Spring 1996 #4

More studying of sequences and series of functions. These boogers are beginning to be a little more manageable.

Problem Statement: Consider the sequence of functions \{f_n(x)=xe^{-nx}\} for x\geq 0. (a) Prove \{f_n\} converges. (b) Is the convergence uniform? Prove your answer.

(a) I claim that \{f_n\} converges pointwise to 0.

Proof:Let x\geq 0 and consider

\lim\limits_{n\rightarrow\infty}f_n(x)=\lim\limits_{n\rightarrow\infty}xe^{-nx}

=x\lim\limits_{n\rightarrow\infty}\dfrac{1}{e^{nx  }}

Since e^n\rightarrow\infty as n\rightarrow\infty it follows that e^{nx}\rightarrow\infty as n\rightarrow\infty since x\geq 0 and x is fixed. Thus we may conclude that \dfrac{1}{e^{nx}}\rightarrow 0 as n\rightarrow\infty for x>0. If x=0 then f_n(0)=0 and so \lim\limits_{n\rightarrow\infty}f_n(0)=0. Thus, for x\geq 0 it follows that \{f_n\} converges pointwise to f(x)=0.

\Box

(b) I claim that the convergence is uniform.

Proof: To show uniform convergence we wish to show that the uniform norm ||f_n-f||_{x\geq 0}=sup\{|f_n(x)-f(x)|:x\geq 0\} goes to 0. Note that since we showed in (a) that the sequence converges to 0 we really only want to show that ||f_n(x)||_{x\geq 0} goes to 0.

Let us consider f'_n(x) for x\geq 0 and a fixed n\in\mathbb{N}.

f'_n(x)=e^{-nx}(-nx+1)

So there is only one zero of f'_n(x) and it occurs when x=\dfrac{1}{n}. Checking points on either side of x=\dfrac{1}{n} tells us that f_n(x) obtains a maximum when x=\dfrac{1}{n}. Futhermore we can see that this maximum is f_n(\dfrac{1}{n})=\dfrac{1}{ne}. Since each f_n(x)\geq 0 for every n\in\mathbb{N} and x\geq 0 we have shown that each of the f_n are bounded. Moreover, we have found that ||f_n(x)||_{x\geq 0}=sup\{|f_n(x)|:x\geq 0\} goes to 0 as n\rightarrow \infty since \dfrac{1}{ne}\rightarrow 0 as n\rightarrow\infty.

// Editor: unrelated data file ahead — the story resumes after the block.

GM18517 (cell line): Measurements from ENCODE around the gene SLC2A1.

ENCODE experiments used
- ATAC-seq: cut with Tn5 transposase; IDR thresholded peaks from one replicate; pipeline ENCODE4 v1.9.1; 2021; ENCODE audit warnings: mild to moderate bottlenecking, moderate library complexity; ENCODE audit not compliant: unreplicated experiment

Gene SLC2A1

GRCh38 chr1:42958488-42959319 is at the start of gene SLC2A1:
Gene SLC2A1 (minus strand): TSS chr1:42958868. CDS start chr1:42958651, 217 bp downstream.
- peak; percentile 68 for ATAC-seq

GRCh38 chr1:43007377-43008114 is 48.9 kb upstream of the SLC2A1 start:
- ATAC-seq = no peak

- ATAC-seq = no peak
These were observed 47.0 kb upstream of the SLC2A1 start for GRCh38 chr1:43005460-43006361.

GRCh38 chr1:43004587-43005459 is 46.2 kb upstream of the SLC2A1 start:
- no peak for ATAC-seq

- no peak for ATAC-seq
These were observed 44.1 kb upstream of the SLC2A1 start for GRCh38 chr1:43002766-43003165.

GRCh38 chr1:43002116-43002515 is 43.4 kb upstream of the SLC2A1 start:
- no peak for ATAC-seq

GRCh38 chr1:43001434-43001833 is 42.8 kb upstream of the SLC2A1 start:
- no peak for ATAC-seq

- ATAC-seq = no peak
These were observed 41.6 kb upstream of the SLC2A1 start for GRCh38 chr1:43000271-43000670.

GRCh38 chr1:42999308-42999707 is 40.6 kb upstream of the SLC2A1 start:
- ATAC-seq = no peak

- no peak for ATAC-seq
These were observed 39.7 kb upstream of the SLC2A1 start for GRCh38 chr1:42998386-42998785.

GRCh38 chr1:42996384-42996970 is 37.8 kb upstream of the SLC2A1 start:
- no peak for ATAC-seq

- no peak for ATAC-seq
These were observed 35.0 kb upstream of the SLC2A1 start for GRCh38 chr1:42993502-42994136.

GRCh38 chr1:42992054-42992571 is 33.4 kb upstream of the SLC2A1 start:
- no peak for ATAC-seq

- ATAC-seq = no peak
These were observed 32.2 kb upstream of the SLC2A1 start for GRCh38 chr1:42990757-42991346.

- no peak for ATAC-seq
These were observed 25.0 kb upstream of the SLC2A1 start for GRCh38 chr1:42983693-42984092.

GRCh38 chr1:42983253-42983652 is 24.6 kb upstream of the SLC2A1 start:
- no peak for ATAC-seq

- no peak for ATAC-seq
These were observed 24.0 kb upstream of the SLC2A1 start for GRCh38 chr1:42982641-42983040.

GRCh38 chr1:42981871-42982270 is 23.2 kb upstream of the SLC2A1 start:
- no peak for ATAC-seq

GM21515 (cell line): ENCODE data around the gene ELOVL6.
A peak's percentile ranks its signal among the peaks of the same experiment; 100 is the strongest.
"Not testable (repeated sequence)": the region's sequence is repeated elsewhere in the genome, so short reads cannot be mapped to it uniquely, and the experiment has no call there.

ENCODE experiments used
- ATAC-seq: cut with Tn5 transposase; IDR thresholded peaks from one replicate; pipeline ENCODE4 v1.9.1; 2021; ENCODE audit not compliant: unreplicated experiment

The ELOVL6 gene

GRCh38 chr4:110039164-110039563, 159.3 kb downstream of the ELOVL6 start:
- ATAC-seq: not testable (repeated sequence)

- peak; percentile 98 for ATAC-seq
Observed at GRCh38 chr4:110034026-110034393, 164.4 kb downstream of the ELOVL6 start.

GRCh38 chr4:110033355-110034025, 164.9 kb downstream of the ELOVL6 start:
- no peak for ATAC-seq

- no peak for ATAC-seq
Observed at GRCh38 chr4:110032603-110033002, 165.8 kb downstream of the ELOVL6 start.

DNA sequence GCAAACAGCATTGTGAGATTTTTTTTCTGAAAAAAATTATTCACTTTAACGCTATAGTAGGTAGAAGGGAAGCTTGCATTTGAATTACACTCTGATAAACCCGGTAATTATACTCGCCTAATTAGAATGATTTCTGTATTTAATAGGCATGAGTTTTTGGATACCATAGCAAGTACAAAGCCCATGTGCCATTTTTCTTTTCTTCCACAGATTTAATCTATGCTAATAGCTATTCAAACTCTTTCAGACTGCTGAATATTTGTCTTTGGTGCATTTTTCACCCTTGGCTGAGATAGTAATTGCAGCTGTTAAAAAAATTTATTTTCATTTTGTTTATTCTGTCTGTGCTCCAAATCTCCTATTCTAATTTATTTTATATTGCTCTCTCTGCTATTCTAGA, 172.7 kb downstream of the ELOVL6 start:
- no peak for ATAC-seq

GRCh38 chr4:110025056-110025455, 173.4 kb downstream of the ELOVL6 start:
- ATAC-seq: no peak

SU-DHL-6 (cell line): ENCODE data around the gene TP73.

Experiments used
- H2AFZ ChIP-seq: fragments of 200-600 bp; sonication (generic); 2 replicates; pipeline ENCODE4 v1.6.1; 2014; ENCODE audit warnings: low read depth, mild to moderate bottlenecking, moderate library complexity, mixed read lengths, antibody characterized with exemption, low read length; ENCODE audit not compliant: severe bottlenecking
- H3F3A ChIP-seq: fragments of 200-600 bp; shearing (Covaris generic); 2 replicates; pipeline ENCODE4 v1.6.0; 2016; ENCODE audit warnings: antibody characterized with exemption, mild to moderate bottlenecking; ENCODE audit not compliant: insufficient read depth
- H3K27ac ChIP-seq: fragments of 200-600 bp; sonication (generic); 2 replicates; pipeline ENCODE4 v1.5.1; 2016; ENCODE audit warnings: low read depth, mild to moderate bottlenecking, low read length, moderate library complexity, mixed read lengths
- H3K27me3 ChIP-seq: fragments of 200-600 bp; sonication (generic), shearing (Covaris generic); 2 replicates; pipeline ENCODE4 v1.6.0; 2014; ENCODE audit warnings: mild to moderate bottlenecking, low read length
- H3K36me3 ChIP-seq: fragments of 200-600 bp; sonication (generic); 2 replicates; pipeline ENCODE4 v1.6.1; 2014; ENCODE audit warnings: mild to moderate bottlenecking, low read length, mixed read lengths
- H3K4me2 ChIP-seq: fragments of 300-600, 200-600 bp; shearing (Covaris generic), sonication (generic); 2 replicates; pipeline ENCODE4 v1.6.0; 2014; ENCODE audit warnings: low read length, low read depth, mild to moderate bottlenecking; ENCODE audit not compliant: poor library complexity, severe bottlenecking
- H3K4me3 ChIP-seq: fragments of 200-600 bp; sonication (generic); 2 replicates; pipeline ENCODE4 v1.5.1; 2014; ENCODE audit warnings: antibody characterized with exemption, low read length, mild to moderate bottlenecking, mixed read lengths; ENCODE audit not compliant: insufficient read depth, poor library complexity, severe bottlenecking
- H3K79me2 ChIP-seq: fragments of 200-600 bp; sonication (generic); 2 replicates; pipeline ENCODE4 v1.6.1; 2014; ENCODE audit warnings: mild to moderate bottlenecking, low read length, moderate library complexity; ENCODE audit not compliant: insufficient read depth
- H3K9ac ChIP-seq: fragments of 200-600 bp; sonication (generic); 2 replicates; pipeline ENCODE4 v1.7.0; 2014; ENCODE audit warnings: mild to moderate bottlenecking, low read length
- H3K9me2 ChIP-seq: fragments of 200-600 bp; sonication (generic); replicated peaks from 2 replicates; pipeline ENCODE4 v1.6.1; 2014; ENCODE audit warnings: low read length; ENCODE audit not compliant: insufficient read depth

A sequence of bounded functions converges uniformly on a domain A if and only if the uniform norm on A goes to zero, thus we have shown that the sequence \{f_n\} converges to f=0 uniformly for x\geq 0

\Box

Reflection: This was a great problem! I feel like I learned so much in working through this question. It always a little frustrating when they ask you to decide if something converges uniformly or not. At least in a test situation it is. Why can’t they just tell me what to prove?! 🙂 The way I went about doing this problem was a kind of round-about way, but in doing so it led me to better understand this idea of uniform norm. When I learned uniform convergence I was taught to take the derivative of the difference f_n-f and find where it’s maximum was. Then to show that the difference went to zero as n\rightarrow\infty. We never called it a uniform norm, we just did it. I always felt a little shaky about it though. Today I went about solving this problem in the same way and then something clicked. The light went on and suddenly the idea of a uniform norm and what I had been taught meshed together to make this super idea. What I had been doing all along was showing that the uniform norm goes to zero! I just never knew it. So now, after having discussed and chewed the fat of this problem for quite a while I am feeling much better about uniform convergence.

Only 25 (eh, it’s 10pm, let’s call it 24) days until the exam. I think I can, I think I can, I think I can…

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This entry was posted in Analysis, Sequence of Functions, Uniform Convergence. Bookmark the permalink.

One Response to Spring 1996 #4

  1. Jason says:

    Erin – I really like the proof. Great job! My only suggestion would be to change the line “Checking points on either side… obtains a maximum” to say local maximum rather than just maximum. The subsequent line argues that the local maximum itself is a global maximum (with respect to your domain), and so serves as a proper upper bound of your sequence. Protect those 5 points!!!

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